What Are Symptoms of Bacterial Infection on Breast Implants?

I had textured saline implants put in about 20 months ago. The implant shifted and I went back to surgery 5 days later, experiencing fever, chills, severe pain.

The surgeon did not use a new implant and tried to salvage the implant which I thought they were supposed to replace with a new implant. Anyhow I have been nothing but sick since then. I now feel a strange sensation and I just feel ill as if something isn't right on the one breast.

Is it possible that there could be bacteria in my implant and how would I know or since I'm allergic to many things could I be allergic to the shell?

Doctor Answers (6)

Infection

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Unfortunately, without a complete history and physical exam and through pre operative photography there is not enough information to make an informed plan, please consult your surgeon or another local board certified plastic surgeon


New York Plastic Surgeon
5.0 out of 5 stars 35 reviews

Bacterial infection and implants

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The actual symptoms may vary quite a bit from a breast implant infection, but in general patients can experience pain, fever, chills, redness over the breast, and even drainage.

Steven Wallach, MD
Manhattan Plastic Surgeon
4.5 out of 5 stars 15 reviews

Possible for you to have bacterial infection on breast implants

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Hello,

You could have an implant infection. Implant infections vary regarding how they manifest themselves. Some patients have red, hot, swollen wounds and breasts. Other patients get contracture (hardening) that may come up quickly over the first few months.

This does not sound like an allergy problem. Your surgeon should be steering the direction of the inquiry figuring based upon examination and/or testing whether or not the implant might be infected. This is not always easy.

John P. Di Saia, MD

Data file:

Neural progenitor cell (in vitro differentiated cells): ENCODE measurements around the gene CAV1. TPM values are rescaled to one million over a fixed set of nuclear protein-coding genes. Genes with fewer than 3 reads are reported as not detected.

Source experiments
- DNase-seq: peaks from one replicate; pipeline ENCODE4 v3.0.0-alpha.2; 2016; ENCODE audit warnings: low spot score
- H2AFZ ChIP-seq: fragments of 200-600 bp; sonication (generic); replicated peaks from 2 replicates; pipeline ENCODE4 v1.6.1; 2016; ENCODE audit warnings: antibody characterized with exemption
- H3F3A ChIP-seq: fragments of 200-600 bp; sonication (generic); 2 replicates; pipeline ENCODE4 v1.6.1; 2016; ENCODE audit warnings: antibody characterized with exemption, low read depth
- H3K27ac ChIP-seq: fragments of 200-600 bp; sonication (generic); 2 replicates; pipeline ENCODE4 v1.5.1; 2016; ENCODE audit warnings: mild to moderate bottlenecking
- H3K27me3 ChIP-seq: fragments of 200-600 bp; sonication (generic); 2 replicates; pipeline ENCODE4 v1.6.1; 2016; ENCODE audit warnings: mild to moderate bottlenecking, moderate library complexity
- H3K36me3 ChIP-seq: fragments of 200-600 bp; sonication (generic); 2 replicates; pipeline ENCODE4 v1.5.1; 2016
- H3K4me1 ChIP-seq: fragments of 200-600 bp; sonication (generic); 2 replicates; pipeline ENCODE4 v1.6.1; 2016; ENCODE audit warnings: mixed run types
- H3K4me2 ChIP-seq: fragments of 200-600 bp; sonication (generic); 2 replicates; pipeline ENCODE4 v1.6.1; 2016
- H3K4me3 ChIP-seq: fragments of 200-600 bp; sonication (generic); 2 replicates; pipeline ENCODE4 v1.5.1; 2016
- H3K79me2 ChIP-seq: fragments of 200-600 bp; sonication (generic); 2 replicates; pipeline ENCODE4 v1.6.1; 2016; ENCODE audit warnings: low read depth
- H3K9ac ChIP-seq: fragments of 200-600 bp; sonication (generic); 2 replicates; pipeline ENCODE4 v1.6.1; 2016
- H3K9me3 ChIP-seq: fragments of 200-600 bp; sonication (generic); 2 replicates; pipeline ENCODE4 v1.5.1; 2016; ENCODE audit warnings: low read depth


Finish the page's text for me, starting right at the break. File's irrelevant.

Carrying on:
Orange Plastic Surgeon
5.0 out of 5 stars 23 reviews

An infected implant would be red, hot and angry

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Pain, fever, chills, and redness of the entire breast are the signs of infection of a breast implant. If you develop these symptoms then you need to contact your plastic surgeon immediately. If the implant is infected no antibiotic will improve the condition and the implant must be removed. If you only have segmental pain and redness cellulits or mastitis is a possibility and this can be treated with antibiotics. I would not suspect any allergic reactions to a silicone implant or implant shell. .

Jeffrey Zwiren, MD
Atlanta Plastic Surgeon
5.0 out of 5 stars 7 reviews

Probably not allergic

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Silicone implants are inert as far as allergic or biochemical reactions are concerned. Howver, things used in surgery such as iodine solutions or talc from powdered gloves or antibiotic solutions can be allergenic. There might have been no indication to change the implants if the only problem was a dislocation from its capsule and no sign of infection. Often surgeons will take a culture just to be sure especially if there is cloudy fluid around the implant. Infection of impants usually declare itself with pain, tenderness, fever, swelling, and possibly redness. If you have none of these signs or symptoms and your textured implant is function as intended (i.e. the soft tissues have attached themselves and the implant is not dislodged and free-floating) then you probably do not have an infection.

Robin T.W. Yuan, MD
Beverly Hills Plastic Surgeon
5.0 out of 5 stars 7 reviews

Bacterial infection of Breast Implants

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Bacterial infection of breast implants is very serious and usually causes noticeable symptoms.

Typically you are acutely ill. The skin overlying your implants usually will become pink, warm and red, and you would have fever and chills.

"Subclinical", that is infection without symptoms certainly can occur and is believed to be a cause of capsular contracture.

See your doctor and get an opinion.

Brooke R. Seckel, MD, FACS
Boston Plastic Surgeon
5.0 out of 5 stars 26 reviews

These answers are for educational purposes and should not be relied upon as a substitute for medical advice you may receive from your physician. If you have a medical emergency, please call 911. These answers do not constitute or initiate a patient/doctor relationship.